The Push to Protect the Oneness of English as a Judicial Language in the Southern Cameroons Jurisdiction of Cameroon

In: International Journal on Minority and Group Rights
Eric Herman Ngwa Nfobin University of Dschang, West Region, Cameroon,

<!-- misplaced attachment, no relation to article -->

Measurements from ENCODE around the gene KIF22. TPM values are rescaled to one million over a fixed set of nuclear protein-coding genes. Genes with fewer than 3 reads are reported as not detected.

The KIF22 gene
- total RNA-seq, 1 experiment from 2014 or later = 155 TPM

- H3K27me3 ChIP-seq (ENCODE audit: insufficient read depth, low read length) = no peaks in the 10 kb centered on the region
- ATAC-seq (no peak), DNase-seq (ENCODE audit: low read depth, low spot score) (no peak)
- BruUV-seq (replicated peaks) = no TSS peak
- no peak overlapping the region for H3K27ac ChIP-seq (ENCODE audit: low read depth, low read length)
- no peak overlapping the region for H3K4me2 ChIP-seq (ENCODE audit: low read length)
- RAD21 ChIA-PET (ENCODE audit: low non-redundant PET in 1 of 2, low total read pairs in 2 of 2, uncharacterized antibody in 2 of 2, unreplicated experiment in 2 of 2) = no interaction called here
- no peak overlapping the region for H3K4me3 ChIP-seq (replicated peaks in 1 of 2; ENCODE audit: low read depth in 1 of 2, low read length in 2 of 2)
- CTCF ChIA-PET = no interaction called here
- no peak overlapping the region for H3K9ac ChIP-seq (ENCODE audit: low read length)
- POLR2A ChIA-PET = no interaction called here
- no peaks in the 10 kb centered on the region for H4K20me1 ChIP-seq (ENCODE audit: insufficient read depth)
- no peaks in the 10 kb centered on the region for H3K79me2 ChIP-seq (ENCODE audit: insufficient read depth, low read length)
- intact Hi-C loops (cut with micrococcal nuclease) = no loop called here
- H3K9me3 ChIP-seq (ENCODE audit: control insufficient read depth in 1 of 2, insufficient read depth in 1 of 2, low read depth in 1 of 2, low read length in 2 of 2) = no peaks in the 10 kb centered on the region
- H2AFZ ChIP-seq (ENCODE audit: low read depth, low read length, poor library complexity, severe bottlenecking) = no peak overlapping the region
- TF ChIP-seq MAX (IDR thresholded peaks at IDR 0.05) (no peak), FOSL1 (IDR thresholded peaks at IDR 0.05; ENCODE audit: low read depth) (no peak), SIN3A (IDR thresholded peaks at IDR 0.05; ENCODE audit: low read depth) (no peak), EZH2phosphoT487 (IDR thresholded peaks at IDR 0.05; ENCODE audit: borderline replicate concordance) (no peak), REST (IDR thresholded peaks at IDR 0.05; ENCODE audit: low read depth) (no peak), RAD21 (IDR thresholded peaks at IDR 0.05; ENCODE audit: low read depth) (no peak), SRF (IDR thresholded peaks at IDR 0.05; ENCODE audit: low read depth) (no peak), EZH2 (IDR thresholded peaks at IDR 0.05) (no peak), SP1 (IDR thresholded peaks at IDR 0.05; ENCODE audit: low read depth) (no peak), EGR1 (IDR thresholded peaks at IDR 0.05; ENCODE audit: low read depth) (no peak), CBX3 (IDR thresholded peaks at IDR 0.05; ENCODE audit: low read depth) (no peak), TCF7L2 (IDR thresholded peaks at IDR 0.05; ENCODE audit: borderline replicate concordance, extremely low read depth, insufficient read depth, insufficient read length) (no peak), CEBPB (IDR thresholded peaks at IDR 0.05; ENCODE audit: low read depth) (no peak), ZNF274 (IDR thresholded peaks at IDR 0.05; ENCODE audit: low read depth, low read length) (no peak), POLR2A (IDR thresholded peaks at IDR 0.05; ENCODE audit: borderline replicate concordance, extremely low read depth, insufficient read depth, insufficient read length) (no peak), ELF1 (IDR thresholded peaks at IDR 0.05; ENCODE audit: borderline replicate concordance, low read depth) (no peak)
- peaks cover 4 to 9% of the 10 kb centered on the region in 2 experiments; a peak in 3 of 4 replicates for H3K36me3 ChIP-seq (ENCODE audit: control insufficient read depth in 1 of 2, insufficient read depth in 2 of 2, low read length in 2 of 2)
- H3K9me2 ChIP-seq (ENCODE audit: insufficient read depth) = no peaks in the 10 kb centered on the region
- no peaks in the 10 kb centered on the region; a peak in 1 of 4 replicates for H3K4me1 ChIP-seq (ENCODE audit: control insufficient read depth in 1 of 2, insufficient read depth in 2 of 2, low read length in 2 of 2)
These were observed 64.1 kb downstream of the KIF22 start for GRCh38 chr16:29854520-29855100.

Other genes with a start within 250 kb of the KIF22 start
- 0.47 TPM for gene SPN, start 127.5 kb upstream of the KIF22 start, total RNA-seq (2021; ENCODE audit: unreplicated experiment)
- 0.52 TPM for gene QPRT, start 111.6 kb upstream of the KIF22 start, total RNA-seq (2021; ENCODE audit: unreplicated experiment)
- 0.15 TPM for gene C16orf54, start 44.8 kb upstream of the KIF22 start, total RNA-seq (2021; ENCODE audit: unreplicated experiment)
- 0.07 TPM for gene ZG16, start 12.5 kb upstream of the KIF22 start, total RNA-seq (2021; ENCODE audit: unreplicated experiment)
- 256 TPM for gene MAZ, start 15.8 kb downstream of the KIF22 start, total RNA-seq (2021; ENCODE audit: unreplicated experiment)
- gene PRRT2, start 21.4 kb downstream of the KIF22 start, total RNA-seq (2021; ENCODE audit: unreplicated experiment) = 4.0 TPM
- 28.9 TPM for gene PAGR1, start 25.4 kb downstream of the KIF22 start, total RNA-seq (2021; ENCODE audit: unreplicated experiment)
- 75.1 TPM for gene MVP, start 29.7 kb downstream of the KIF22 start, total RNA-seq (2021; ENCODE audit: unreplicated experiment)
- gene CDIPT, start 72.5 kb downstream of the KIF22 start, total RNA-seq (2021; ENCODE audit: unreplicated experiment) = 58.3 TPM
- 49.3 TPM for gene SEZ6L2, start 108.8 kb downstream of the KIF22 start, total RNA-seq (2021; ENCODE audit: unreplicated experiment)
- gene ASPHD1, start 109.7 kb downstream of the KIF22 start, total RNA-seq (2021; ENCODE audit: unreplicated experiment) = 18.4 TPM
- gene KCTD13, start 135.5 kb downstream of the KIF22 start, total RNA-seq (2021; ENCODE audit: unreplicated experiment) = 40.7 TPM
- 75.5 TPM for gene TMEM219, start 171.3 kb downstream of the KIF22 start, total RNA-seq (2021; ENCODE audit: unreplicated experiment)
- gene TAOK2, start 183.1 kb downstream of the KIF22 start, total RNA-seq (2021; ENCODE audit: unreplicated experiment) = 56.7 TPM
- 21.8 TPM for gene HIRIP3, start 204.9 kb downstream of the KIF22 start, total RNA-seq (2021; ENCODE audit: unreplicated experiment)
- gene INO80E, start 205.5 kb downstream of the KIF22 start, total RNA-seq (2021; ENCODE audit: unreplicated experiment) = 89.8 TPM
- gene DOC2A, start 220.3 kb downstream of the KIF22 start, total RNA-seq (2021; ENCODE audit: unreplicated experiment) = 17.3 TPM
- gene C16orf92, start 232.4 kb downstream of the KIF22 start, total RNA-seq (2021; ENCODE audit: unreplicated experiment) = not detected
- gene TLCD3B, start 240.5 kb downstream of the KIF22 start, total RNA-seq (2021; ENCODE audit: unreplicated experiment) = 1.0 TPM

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The February 2015 crisis whether both official languages, French and English, be used in proceedings in the Anglophone jurisdiction practicing common law, was a reminder that the Cameroon concept of bilingualism still requires definition. At the simplest and most obvious level, the lawyers of the minority English-speaking jurisdiction were protesting against the introduction of a rival language, unfamiliar to their community. A second look unveils proofs of deeper malaise behind what is only the thin end of the wedge. In fact, there are conjoining components originating from misunderstandings traceable back to 1961 when the English-speaking Southern Cameroons and independent French-speaking Cameroon reunited. It is far from the dream that drove them to form a common entity. This article goes below the surface of these dissensions that amount to a veritable ‘Anglophone problem’, which if not properly understood and handled, and allowed to fester, can be the harbinger of disintegration.

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